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  • Writer's pictureAnna Byrne

Listening for Home

I do not consider myself a particularly musical person. I like to sing but have little aptitude for it. In the car, I usually have CBC playing, if anything. I don’t have subscriptions to Spotify, Bandcamp or Shazam (and needed to look up “music listening apps”). Though I still love a good album and appreciate the people in my life who are musical, I most often choose silence. In fact, I probably enjoy more silence than most adults this side of the monastery.

So I find it interesting that on occasion, a song lodges itself in my mind and simply won’t let go. Let me be clear — when this happens, I am not playing the song in my mind. The song is playing me.

It happened this past Christmas, when I was recovering from pneumonia and my first Master’s course in five years. I was exhausted and missed a week of work and then another when an astute board member of the non-profit I worked for approached the other Directors and advocated for additional time off for me (basically, She looks like hell, people! Have mercy!)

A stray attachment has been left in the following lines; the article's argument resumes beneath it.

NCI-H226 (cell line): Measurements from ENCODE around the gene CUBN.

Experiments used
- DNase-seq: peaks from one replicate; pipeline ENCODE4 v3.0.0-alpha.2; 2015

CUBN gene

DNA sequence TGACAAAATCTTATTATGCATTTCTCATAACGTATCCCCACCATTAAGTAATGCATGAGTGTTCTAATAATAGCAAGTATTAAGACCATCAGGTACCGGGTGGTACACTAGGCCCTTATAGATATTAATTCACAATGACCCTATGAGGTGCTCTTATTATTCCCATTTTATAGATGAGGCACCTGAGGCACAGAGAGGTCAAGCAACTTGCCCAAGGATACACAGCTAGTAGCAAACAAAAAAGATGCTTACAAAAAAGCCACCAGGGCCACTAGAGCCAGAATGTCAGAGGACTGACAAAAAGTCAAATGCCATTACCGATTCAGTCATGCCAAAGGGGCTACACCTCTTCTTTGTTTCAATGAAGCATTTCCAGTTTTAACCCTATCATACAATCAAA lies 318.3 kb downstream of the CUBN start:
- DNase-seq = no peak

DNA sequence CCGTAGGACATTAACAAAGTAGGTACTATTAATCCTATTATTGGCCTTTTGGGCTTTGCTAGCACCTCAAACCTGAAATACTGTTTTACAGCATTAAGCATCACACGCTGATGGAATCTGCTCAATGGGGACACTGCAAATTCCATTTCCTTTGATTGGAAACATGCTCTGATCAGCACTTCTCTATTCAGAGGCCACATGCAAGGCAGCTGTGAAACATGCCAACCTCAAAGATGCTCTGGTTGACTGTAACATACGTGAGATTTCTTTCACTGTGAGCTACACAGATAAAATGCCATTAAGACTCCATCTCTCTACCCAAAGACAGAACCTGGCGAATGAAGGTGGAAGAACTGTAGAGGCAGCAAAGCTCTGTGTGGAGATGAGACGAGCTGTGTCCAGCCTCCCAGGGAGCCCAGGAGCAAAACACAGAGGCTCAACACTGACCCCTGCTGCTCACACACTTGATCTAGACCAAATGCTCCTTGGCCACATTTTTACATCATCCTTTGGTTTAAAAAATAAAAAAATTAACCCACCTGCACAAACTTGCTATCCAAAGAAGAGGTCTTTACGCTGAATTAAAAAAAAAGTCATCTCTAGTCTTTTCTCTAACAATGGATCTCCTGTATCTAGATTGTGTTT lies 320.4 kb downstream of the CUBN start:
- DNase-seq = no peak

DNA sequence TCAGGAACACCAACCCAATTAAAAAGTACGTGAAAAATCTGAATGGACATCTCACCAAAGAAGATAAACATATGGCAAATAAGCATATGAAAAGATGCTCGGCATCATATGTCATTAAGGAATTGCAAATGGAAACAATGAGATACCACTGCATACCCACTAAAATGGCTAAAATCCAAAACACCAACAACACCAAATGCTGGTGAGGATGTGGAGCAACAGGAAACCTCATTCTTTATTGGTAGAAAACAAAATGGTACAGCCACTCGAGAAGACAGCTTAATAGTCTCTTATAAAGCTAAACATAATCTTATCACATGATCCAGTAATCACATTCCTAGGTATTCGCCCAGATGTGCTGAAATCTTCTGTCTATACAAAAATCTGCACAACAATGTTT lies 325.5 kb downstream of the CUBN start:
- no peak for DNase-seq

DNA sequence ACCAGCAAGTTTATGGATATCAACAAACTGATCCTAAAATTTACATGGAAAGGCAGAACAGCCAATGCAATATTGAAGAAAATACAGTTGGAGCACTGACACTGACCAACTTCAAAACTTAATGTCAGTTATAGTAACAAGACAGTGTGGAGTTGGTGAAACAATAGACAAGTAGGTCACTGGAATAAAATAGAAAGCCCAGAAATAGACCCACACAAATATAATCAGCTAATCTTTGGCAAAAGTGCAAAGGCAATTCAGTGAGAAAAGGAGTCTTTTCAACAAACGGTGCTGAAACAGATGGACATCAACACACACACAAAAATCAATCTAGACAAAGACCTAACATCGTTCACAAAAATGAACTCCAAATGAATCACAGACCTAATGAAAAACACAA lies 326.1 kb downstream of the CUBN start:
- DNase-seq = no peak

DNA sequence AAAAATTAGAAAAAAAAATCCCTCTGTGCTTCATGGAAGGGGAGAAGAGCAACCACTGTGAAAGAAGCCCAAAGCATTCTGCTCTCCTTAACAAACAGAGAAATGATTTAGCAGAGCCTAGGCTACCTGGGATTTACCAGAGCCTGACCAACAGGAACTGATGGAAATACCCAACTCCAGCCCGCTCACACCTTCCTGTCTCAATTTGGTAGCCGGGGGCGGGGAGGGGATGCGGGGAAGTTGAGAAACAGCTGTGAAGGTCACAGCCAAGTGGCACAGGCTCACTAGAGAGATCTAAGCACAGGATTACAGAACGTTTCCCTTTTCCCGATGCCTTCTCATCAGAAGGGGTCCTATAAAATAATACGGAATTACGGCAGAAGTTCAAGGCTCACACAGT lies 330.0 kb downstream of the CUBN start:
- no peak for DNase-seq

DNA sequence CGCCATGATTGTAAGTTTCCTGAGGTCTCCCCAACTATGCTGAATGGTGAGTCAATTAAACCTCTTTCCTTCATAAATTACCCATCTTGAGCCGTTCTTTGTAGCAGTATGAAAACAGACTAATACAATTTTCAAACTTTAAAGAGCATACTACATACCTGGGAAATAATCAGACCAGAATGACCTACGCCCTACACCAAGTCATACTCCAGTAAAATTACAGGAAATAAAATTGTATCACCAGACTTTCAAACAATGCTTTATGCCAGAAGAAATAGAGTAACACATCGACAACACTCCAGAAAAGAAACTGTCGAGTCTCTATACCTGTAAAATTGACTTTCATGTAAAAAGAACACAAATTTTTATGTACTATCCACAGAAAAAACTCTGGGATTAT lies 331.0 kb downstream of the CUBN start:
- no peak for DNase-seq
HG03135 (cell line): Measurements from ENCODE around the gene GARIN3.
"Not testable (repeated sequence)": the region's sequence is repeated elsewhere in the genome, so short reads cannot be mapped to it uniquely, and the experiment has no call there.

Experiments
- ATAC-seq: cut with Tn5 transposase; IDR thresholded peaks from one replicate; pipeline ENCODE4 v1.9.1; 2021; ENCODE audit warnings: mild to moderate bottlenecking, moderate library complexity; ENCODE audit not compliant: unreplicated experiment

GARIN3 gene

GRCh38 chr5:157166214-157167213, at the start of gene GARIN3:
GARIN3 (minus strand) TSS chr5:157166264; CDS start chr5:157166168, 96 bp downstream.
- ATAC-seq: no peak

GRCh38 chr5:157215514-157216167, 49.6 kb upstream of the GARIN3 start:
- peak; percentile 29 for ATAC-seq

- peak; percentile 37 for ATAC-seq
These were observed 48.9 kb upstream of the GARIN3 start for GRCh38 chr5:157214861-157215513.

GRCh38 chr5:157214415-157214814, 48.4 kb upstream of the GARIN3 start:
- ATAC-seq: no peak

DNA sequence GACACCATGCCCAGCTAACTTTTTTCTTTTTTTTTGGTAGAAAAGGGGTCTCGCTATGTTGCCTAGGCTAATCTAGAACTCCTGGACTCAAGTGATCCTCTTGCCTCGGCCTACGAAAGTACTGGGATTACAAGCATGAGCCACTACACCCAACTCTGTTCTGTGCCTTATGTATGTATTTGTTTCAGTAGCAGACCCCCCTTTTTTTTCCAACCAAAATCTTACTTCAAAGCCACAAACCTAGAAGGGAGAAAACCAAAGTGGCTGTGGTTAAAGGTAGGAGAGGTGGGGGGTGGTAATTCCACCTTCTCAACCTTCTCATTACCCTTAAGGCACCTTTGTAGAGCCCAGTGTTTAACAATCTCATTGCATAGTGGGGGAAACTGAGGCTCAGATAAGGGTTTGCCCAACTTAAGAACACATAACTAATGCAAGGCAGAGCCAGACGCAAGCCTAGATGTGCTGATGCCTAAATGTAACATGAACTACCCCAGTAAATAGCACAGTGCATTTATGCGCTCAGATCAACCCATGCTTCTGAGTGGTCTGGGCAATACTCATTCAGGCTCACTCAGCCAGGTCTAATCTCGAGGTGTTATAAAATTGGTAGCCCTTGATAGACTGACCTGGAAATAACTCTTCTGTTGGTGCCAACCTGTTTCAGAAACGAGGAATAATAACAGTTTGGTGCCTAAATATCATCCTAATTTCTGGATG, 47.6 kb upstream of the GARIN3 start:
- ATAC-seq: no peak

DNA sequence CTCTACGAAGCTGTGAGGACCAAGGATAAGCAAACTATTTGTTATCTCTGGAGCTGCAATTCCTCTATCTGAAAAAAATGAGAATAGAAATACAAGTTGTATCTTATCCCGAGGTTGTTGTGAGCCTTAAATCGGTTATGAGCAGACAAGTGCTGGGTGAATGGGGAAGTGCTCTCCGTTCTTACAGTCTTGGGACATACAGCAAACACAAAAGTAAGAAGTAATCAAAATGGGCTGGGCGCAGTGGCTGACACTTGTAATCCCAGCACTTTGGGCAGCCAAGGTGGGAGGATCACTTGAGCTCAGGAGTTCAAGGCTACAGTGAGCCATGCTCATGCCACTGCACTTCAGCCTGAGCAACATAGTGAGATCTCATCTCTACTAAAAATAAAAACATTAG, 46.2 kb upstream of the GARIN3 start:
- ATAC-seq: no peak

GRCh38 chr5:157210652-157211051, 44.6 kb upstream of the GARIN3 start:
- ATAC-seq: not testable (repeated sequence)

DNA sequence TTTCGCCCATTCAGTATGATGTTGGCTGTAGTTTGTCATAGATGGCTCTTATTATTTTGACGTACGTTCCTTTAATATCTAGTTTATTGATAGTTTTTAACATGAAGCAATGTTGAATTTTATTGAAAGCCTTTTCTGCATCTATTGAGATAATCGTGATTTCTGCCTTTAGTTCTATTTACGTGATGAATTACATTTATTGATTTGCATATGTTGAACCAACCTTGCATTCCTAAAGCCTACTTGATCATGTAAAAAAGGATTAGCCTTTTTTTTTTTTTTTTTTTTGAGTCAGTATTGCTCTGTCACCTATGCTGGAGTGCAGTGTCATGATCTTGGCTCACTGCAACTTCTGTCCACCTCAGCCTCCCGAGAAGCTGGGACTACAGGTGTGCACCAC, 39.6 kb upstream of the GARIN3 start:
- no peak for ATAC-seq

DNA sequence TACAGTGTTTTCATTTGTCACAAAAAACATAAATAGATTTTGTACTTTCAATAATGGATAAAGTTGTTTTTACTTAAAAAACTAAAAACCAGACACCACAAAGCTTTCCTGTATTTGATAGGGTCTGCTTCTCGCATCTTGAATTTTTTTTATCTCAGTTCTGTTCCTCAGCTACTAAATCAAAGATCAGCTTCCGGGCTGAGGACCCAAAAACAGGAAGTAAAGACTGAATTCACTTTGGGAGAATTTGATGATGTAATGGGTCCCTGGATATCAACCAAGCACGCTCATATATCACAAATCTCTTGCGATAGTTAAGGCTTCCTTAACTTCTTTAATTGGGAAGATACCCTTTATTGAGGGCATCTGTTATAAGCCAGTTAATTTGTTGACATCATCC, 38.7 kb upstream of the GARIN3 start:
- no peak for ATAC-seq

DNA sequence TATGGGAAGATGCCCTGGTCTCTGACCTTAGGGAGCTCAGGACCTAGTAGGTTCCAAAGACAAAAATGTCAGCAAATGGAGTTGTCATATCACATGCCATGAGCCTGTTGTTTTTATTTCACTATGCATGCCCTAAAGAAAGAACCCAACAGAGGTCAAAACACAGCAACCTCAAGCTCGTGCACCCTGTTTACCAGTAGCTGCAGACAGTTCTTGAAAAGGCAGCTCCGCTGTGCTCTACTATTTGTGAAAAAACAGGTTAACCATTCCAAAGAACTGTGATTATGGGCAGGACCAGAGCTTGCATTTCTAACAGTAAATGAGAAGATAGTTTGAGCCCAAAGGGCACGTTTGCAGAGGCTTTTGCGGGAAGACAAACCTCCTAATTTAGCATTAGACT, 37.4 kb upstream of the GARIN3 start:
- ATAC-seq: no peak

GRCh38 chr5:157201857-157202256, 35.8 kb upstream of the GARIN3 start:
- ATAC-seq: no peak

That season, with its family dinners, afternoon naps and movie nights, was threaded with two lines from Sarah McLachlan’s song Good Enough.” Over and over, they played in my mind repetitively and mostly unconsciously.

Finally, one day while at the kitchen counter, I sang them aloud again and suddenly, they acted like the spinning top in Leo’s movie Inception and I woke up. These are the lines:

Hey, your glass is empty

It's a hell of a long way home

Ah. Then I began to pay attention.

Over the years, I’ve come to recognize that one of the primary ways that my life calls me home is through my health. The spinning top usually goes like this:

Do/give too much -- Get tired/sick/irritated -- Pull back/rest/recoup --

Feel better! Energized! Want to give! -- Do/give too much


Perhaps you have your own words to substitute into this cycle. Most of us do.

Part of what writing, or any art form, is about is learning to wake up and pay attention. Poems, lyrics, painting, movement -- these all help sort what's important, what rejuvenates us and in what direction we'll find home. So I journaled, walked, journaled some more and figured it out.

It’s eight months later and I’ve just left my much-loved job in order to concentrate on finishing those Master courses. As I entered this phase last week, a new song circled through my head; the only one I’ve noticed playing on repeat since Christmas. This one is a throwback to 1988 Roxette:

Listen to your heart when (it’s) calling for you

Listen to your heart, there's nothing else you can do

I don't know where you're going and I don't know why

But listen to your heart… before (it) tells you goodbye

Maybe music will become my new spinning top. I'd be grateful if it would take the job from illness. You are what you listen to. And I'm listening.

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